“Mario Cuomo, former governor of New York, recalls an experience with his father that serves as an inspiration to him. It was first published in the Diaries of Mario M. Cuomo. Poppa taught me a lot about life, especially its hard times. I remembered one of his lessons one night when I was ready to quit a political campaign I was losing and wrote about it in my diary: Tired, feeling the many months of struggle, I went up to the den to make some notes. I was looking for a pencil, rummaging through papers in the back of my desk drawer, where things accumulate for years, when I turned up one of Poppa’s old business cards, the ones we made up for him, that he was so proud of: Andrea Cuomo, Italian American Groceries— Fine Imported Products. Poppa never had occasion to give anyone a calling card, but he loved having them. I couldn’t help wondering what Poppa would have said if I told him I was tired or discouraged.


Then I thought about how he dealt with hard circumstances. A thousand pictures flashed through my mind, but one scene came sharply into view. We had just moved to Holliswood, New York, from our apartment behind the store. We had our own house for the first time; it had some land around it, even trees. One, in particular, was a great blue spruce that must have been 40 feet tall. Less than a week after we moved in, there was a terrible storm. We came home from the store that night to find the spruce pulled almost totally from the ground and flung forward, its mighty nose bent in the asphalt of the street. My brother Frankie and I could climb poles all day; we were great at fire escapes; we could scale fences with barbed wire—but we knew nothing about trees. When we saw our spruce, defeated, its cheek on the canvas, our hearts sank. But not Poppa’s. Maybe he was five feet six if his heels were not worn. Maybe he weighed 155 pounds if he had a good meal. Maybe he could see a block away if his glasses were clean. But he was stronger than Frankie and me and Marie and Mamma all together. We stood in the street looking down at the tree. The rain was falling. Then he announced, “O.K., we gonna push ’im up!” “What are you talking about, Poppa? The roots are out of the ground!” “Shut up, we gonna push ’im up, he’s gonna grow again.” We didn’t know what to say to him. You couldn’t say no to him.


So, we followed him into the house and we got what rope there was and we tied the rope around the tip of the tree that lay in the asphalt, and he stood up by the house, with me pulling on the rope and Frankie in the street in the rain, helping to push up the great blue spruce. In no time at all, we had it standing up straight again! With the rain still falling, Poppa dug away at the place where the roots were, making a muddy hole wider and wider as the tree sank lower and lower toward security. Then we shoveled mud over the roots and moved boulders to the base to keep the tree in place. Poppa drove stakes in the ground, tied rope from the trunk to the stakes, and maybe two hours later looked at the spruce, the crippled spruce made straight by ropes, and said, “Don’t worry, he’s gonna grow again...”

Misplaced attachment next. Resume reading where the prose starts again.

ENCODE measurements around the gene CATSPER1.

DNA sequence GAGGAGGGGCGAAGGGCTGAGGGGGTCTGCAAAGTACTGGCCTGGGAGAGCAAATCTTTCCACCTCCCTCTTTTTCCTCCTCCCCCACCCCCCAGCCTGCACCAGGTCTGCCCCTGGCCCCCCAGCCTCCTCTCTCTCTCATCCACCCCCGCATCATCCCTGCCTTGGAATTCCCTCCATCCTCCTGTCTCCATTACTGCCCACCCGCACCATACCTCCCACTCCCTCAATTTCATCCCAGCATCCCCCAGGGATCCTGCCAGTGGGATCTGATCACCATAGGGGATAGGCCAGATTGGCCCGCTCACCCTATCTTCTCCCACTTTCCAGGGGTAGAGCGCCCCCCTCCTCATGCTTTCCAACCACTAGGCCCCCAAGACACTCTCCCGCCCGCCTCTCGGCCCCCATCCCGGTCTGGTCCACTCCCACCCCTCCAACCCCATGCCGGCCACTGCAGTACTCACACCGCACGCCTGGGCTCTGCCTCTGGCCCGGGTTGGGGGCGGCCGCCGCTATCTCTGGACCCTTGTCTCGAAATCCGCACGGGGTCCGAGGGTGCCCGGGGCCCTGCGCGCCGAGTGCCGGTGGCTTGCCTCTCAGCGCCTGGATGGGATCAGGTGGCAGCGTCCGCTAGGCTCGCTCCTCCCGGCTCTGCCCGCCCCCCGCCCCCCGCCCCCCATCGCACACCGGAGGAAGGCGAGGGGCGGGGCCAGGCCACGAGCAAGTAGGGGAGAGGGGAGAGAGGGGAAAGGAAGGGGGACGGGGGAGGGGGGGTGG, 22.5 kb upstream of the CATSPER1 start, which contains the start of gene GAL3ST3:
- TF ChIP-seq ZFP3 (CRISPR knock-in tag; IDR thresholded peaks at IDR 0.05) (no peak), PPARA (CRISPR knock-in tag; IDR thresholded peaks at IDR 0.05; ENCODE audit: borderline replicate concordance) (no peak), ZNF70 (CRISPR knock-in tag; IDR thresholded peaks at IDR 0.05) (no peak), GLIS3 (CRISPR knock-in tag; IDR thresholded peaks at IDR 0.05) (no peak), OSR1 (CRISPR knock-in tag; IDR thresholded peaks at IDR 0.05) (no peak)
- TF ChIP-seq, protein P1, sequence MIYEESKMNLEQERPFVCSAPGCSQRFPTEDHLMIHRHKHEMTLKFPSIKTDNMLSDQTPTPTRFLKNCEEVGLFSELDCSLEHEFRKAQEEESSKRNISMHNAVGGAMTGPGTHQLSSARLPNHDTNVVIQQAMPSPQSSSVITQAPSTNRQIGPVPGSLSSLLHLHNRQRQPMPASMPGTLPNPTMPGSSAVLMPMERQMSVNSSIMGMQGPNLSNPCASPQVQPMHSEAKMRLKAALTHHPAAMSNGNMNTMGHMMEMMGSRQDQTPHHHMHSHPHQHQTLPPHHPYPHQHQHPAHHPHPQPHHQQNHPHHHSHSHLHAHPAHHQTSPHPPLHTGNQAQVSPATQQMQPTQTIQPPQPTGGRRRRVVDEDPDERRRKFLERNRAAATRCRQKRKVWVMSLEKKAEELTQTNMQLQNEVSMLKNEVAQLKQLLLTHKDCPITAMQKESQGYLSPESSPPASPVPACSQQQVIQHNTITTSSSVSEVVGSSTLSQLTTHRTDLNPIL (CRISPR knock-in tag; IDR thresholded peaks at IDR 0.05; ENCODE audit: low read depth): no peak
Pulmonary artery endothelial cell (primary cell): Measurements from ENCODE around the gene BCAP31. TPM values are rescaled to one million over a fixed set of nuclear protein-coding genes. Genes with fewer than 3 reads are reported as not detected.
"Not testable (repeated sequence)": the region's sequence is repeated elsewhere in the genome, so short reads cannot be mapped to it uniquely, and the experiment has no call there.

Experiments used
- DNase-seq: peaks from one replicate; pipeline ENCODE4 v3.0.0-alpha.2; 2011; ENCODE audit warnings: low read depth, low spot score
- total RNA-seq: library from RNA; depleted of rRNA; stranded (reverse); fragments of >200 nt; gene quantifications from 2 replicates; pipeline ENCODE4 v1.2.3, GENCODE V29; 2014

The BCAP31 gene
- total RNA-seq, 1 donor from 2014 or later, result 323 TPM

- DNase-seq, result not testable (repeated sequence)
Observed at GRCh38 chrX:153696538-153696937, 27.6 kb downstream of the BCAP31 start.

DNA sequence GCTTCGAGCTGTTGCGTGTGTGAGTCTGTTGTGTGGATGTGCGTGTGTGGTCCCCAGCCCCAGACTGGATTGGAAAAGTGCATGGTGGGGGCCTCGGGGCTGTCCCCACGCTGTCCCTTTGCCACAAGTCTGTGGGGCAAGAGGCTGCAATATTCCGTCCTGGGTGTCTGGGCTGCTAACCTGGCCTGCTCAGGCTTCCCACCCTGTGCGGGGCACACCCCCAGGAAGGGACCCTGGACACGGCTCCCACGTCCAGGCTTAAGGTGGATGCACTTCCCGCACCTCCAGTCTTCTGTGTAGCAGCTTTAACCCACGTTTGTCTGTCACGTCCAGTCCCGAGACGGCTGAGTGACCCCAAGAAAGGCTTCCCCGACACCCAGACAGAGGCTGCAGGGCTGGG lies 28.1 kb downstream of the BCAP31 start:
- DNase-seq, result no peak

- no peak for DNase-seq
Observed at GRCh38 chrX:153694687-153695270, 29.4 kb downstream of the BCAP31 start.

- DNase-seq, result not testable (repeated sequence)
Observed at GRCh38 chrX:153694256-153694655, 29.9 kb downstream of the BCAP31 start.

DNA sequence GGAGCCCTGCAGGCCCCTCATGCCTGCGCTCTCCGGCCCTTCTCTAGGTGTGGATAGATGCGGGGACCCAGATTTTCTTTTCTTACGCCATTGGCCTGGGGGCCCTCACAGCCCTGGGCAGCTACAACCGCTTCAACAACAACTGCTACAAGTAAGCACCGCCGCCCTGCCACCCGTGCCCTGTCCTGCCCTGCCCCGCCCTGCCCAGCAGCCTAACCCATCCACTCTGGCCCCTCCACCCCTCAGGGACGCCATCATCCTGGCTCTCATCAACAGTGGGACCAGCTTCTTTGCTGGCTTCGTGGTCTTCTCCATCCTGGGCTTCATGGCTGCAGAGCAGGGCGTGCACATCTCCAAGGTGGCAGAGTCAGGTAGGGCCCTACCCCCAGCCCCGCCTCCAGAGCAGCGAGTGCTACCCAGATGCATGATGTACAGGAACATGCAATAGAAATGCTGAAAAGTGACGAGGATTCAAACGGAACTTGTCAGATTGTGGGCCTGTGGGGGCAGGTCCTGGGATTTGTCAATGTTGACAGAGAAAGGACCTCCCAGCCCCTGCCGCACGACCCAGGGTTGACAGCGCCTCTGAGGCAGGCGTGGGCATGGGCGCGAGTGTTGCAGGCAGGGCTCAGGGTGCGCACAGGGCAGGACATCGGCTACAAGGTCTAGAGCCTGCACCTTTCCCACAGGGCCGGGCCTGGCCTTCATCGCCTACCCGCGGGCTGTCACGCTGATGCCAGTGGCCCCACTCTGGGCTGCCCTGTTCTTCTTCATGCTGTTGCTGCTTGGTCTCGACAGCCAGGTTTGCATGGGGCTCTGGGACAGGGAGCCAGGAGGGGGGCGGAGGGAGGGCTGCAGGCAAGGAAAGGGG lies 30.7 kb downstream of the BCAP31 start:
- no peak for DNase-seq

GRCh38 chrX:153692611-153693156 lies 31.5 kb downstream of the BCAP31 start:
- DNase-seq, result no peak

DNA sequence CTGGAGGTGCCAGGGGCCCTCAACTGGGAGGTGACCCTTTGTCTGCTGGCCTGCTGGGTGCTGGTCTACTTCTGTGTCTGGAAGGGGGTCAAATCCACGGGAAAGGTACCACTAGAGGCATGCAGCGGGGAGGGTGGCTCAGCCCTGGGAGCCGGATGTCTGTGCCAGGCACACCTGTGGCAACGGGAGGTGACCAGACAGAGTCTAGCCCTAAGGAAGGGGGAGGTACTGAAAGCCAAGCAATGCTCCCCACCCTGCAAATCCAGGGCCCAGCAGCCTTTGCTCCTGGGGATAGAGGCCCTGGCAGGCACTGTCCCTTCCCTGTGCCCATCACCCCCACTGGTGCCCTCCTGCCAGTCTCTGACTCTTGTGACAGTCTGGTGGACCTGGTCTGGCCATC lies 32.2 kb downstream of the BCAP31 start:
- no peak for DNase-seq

I looked at the card and wanted to cry. If you were to drive past that house today, you would see the great, straight blue spruce, maybe 65 feet tall, pointing straight up to the heavens, pretending it never had its nose in the asphalt.”[3]


A potential construction for this sermon would be the Law/Gospel structure called the Four Pages Model.

“Four Pages of the Sermon: Paul Scott Wilson has popularized this approach by speaking of four rhetorical units in the sermon, two of them based upon law and two based upon the gospel: (1) trouble in the text, (Jeremiah’s trouble with Hananiah) (2) trouble in the world, (our trouble is similar with fighting against the lies of this world) (3) grace in the text (verse 9, Jesus is the greatest and truest prophet because His word came to pass by which we have peace with God), and (4) grace in the world (Jeremiah 17:7-8 and the Fallen Tree Story).

During the course of the sermon, the preacher will take his hearers through these four experiences. As Wilson notes, the preacher can vary the way in which he orders the references to these four rhetorical units in order to create variety with this design. This allows the preacher two opportunities to proclaim a life changing moment of grace in the sermon, one in relation to trouble in the text and one in relation to trouble in the lives of the hearers.”[4]


Additional Resources:

Craft of Preaching-Check out our previous articles on Jeremiah 28:5-9.

Concordia Theology-Various helps from Concordia Seminary in St. Louis, MO to assist you in preaching Jeremiah 28:5-9.

Text Week-A treasury of resources from various traditions to help you preach Jeremiah 28:5-9.


[1] Pius Parsch, The Church’s Year of Grace, trans. William G. Heidt, vol 4 (Collegeville, MN: Liturgical Press, 1964), 94-95.

[2] Walter Brueggemann, A Commentary on Jeremiah: Exile and Homecoming (Grand Rapids: Eerdmans, 1998), 250. See also, Rachel Sophia Baard, Theological Perspective on Jeremiah 28:5–9,” in Feasting on the Word: Preaching the Revised Common Lectionary: Year A, ed. David L. Bartlett and Barbara Brown Taylor, vol. 3 (Louisville, KY: Westminster John Knox Press, 2011), 170–172.


[4] https://concordiatheology.org/sermon-structs/dynamic/lawgospel-structure/